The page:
Salty snacks, an already profitable category for retailers, continues to grow, with newer segments like meat snacks and pumpkin/sunflower seeds showing big increases, and old standbys like potato chips registering a steady incline. Not surprisingly, retailers are taking advantage of the summer season, a peak time for selling salty snacks, to promote the category weekly and add secondary displays to encourage impulse buying.
According to data from the Snack Food Association, Alexandria, Va., the whole category grew 6.2% in dollars last year to $9.4 billion, and 4.4% in poundage. The biggest growth area was in meat snacks, said Ann Wilkes, a spokeswoman for the organization, which increased sales 28.5% to $1.3 billion.
Of course, chips account for the lion's share of the category: potato chips are a $4.7 billion business, up 2.2% from 1998, while tortilla chips are at $3.8 billion, up 5%. SNA's data is compiled from statistics from Information Resources, Chicago, as well as from membership surveys, said Wilkes.
Lynn Markley, a spokeswoman for Frito-Lay, Plano, Texas, believes the salty-snack category is poised for renewed growth. "It will step up growth due to changing consumer attitudes and behavior. Snacking is a larger part of American eating nowadays," said Markley.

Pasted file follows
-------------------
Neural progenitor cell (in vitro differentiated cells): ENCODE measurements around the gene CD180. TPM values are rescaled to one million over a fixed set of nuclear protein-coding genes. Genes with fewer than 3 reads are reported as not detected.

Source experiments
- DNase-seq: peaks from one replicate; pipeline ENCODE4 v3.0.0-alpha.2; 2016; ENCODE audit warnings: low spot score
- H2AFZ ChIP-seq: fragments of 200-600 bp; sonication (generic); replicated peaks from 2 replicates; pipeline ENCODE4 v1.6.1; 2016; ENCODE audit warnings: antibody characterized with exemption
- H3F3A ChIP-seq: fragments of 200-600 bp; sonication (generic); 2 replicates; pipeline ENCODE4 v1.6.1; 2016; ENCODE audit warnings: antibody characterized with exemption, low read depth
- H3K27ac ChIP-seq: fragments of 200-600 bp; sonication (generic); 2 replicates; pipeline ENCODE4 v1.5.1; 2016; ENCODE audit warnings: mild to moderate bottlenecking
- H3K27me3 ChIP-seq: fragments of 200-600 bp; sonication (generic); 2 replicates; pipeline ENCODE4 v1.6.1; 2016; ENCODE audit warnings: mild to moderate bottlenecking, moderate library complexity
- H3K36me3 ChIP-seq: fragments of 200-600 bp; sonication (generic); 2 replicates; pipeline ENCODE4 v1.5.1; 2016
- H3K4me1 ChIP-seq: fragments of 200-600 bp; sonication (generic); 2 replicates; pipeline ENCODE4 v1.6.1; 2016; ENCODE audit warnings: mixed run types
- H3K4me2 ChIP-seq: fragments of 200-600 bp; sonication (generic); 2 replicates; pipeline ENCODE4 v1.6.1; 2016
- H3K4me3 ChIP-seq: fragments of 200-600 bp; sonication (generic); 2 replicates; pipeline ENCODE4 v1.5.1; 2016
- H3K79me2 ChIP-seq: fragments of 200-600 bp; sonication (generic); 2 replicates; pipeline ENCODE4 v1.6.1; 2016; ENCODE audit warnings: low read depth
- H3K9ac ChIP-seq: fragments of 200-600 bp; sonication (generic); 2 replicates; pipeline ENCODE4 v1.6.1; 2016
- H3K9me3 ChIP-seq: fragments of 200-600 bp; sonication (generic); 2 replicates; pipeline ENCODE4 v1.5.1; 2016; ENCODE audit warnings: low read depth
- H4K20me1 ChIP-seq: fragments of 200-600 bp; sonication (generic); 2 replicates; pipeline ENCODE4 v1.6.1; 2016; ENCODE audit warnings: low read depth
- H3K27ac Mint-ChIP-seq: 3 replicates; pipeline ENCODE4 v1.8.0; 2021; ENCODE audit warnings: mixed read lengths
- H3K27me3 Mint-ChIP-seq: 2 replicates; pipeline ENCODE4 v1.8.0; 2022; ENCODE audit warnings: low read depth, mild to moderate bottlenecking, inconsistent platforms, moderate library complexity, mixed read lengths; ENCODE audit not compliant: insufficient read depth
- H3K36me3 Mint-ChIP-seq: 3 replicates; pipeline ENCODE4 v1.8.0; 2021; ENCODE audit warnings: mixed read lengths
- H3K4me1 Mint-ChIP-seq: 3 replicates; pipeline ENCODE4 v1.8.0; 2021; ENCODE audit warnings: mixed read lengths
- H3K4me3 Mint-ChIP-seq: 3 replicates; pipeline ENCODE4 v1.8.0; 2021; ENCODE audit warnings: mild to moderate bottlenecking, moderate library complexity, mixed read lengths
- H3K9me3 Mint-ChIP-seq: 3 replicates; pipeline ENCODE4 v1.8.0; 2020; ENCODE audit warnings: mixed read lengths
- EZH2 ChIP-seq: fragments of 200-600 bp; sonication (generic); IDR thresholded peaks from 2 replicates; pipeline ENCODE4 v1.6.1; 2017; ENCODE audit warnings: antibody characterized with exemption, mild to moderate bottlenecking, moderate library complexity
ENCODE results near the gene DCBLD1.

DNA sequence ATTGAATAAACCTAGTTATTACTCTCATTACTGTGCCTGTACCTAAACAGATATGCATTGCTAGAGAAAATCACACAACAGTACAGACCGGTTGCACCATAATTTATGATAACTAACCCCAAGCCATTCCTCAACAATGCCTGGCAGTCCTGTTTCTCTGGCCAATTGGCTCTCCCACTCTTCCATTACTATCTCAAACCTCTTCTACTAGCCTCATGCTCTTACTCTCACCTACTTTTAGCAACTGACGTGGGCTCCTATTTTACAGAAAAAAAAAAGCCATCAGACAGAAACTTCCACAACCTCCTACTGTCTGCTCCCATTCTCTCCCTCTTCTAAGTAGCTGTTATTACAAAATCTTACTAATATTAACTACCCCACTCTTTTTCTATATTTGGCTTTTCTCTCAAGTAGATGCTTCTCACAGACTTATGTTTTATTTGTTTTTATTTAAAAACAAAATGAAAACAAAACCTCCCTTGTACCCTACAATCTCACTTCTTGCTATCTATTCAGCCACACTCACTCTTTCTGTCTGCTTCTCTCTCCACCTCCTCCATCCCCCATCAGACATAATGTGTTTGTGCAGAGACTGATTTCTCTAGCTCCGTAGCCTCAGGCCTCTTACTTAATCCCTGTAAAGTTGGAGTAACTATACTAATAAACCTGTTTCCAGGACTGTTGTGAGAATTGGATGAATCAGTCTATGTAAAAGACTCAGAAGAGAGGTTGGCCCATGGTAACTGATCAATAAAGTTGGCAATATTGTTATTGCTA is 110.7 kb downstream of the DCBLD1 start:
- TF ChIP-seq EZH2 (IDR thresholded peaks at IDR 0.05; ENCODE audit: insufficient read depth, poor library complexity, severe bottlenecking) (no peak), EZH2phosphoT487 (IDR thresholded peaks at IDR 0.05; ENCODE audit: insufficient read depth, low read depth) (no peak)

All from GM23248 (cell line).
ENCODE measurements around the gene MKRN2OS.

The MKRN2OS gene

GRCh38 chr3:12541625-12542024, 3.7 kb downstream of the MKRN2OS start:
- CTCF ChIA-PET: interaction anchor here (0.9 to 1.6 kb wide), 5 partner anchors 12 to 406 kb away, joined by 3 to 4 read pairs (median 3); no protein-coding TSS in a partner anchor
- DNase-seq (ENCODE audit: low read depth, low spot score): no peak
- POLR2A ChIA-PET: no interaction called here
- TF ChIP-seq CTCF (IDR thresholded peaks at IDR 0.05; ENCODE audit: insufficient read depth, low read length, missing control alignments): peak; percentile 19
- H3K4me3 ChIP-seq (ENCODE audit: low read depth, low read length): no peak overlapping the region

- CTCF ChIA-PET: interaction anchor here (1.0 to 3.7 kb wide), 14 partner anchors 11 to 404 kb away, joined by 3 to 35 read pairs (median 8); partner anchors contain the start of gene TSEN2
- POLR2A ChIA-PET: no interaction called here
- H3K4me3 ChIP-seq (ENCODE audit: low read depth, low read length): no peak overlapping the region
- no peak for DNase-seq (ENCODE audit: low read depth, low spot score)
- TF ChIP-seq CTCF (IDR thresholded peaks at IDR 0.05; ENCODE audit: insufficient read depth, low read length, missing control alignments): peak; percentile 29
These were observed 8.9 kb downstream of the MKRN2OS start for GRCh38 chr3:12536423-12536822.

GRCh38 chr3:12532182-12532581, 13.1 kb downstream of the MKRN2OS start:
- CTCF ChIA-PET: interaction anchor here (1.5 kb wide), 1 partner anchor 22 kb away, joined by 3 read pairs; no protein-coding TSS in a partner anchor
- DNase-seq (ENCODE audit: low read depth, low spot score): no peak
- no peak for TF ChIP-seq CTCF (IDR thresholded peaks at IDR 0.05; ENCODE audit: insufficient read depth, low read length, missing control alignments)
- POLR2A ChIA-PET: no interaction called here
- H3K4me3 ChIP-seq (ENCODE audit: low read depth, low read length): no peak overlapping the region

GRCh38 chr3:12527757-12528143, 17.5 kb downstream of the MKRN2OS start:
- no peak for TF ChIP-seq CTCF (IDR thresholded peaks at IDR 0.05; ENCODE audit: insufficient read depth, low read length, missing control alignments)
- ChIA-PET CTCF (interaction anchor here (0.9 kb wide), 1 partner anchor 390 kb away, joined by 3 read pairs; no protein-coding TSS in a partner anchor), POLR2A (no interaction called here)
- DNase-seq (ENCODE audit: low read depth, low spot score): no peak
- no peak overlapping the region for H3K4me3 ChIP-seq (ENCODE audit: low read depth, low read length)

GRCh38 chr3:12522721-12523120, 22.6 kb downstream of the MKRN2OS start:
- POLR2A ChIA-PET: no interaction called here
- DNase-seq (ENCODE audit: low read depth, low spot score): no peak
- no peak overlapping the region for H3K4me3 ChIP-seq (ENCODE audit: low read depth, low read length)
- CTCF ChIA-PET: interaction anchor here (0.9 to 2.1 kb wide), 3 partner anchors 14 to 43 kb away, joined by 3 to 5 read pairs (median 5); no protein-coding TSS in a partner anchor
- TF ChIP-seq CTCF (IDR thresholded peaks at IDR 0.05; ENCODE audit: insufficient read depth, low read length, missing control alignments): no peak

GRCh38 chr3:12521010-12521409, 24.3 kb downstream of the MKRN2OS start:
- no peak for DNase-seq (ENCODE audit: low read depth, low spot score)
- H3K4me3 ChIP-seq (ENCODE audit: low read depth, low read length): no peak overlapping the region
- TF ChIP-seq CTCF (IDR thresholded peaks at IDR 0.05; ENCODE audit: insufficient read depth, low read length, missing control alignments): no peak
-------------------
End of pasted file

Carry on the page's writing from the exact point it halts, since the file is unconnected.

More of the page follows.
"Summer is a big time for chips," said Roger Burks, senior vice president of The Mad Butcher, Pine Bluff, Ark. "Sales are up tremendously [in our stores] almost 11% over last year. Frito-Lay has been doing a good job with displays and another program called Weekenders.
"They select different items to roll out on the weekend (at full revenue)," he continued. Recently showcased on a special weekend display were Cheetos and Baconettes.
In addition, the Mad Butcher has been promoting jerky at the check stands and on special displays around the front end for about three months.
Snack nuts also do well at The Mad Butcher, said Burks, especially when they are displayed on 96-count shippers. These smaller packs may be sold at two for $1. While snack packages are popular in the summer, the larger cans of nuts pick up in the autumn, explained Burks.
All the retailers SN spoke with promote salty snacks weekly, year round, although they promote more items during the summer. The Mad Butcher cross promotes and cross merchandises chips with dips and soft drinks, for example, and the soda is merchandised across from salty snacks. Depending on how large the stores are, the salty-snack section can occupy anywhere from 36 feet to 84 feet, said Burks.
At D&W stores in Grand Rapids, Mich., salty snacks typically occupy one side of a gondola, said Tom Wolffis, category manager. D&W also uses secondary displays to build profitability in the category.
D&W has done cross merchandising with Frito-Lay products and Pepsi (Frito's parent company), but it is difficult to cross merchandise chips and soda, said Wolffis, because both require significant displays.
While holidays are key periods for salty snacks, "We've proven you can make a splash any time of the year," explained Wolffis, "because this is an impulse category." D&W typically promotes "multiples," said Wolffis: two for $3 or two for $5.
At Dahl Food Markets, Des Moines, Iowa, salty snacks occupy about an aisle-and-a-half of space, said Bryan Nadeau, grocery buyer, with about 60% of the display consisting of potato chips.